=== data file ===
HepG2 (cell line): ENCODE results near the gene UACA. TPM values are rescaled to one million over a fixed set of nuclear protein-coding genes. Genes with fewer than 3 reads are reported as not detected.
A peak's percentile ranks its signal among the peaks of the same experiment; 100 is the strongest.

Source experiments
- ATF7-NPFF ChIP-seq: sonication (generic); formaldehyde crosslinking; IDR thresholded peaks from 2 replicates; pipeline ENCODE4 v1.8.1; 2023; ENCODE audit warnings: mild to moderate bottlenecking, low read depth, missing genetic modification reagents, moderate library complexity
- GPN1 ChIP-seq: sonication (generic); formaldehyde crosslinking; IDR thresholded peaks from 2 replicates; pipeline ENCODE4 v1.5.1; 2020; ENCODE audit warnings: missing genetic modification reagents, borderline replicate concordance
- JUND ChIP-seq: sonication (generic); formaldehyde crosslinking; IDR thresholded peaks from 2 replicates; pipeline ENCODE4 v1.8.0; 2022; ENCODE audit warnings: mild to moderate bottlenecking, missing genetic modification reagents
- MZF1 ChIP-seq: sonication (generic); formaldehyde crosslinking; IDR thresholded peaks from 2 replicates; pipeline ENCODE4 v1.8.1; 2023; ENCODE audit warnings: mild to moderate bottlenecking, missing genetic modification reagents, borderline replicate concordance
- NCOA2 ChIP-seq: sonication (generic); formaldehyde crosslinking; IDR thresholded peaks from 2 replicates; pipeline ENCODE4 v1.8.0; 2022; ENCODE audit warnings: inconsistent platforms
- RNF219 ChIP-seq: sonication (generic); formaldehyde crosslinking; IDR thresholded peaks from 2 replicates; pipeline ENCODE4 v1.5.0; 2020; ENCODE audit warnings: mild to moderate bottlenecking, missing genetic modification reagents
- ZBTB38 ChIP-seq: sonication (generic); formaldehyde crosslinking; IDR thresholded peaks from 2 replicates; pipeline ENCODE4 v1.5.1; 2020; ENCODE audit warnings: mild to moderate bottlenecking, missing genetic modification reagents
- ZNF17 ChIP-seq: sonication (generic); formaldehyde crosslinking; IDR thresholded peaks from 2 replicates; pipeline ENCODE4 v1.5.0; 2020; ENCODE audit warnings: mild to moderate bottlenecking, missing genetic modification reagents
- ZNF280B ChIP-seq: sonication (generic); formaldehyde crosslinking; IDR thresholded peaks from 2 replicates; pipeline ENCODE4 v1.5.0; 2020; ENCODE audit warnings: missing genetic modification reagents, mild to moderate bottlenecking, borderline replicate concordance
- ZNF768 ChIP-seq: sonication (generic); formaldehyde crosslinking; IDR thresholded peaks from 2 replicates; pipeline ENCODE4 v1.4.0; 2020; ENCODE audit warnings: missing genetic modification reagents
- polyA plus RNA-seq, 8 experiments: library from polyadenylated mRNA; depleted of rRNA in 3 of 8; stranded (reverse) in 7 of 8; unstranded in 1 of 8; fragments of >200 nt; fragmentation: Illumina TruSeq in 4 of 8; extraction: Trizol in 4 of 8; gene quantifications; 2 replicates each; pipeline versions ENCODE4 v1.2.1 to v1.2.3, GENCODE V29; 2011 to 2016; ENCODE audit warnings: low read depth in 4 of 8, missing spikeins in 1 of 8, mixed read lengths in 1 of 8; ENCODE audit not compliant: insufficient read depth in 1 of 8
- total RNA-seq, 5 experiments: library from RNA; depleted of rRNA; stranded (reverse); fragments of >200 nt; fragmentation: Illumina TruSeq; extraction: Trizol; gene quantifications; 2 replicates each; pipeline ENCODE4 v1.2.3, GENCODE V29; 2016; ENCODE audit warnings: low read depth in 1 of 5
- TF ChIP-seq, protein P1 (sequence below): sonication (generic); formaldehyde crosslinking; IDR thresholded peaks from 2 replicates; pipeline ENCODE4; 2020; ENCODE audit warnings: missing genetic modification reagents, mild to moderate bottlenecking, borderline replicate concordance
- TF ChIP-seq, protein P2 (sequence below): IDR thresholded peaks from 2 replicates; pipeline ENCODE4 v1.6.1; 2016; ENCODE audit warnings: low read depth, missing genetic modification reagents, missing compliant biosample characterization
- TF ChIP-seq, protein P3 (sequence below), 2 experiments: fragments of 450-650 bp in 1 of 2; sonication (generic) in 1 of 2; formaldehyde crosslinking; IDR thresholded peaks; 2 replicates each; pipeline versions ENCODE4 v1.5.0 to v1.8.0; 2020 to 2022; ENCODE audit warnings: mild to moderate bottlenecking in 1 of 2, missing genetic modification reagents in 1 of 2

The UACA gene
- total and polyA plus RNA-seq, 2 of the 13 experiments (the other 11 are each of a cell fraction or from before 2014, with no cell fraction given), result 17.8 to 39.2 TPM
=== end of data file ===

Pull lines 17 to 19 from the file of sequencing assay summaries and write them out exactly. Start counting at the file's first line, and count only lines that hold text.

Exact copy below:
- TF ChIP-seq, protein P2 (sequence below): IDR thresholded peaks from 2 replicates; pipeline ENCODE4 v1.6.1; 2016; ENCODE audit warnings: low read depth, missing genetic modification reagents, missing compliant biosample characterization
- TF ChIP-seq, protein P3 (sequence below), 2 experiments: fragments of 450-650 bp in 1 of 2; sonication (generic) in 1 of 2; formaldehyde crosslinking; IDR thresholded peaks; 2 replicates each; pipeline versions ENCODE4 v1.5.0 to v1.8.0; 2020 to 2022; ENCODE audit warnings: mild to moderate bottlenecking in 1 of 2, missing genetic modification reagents in 1 of 2

The UACA gene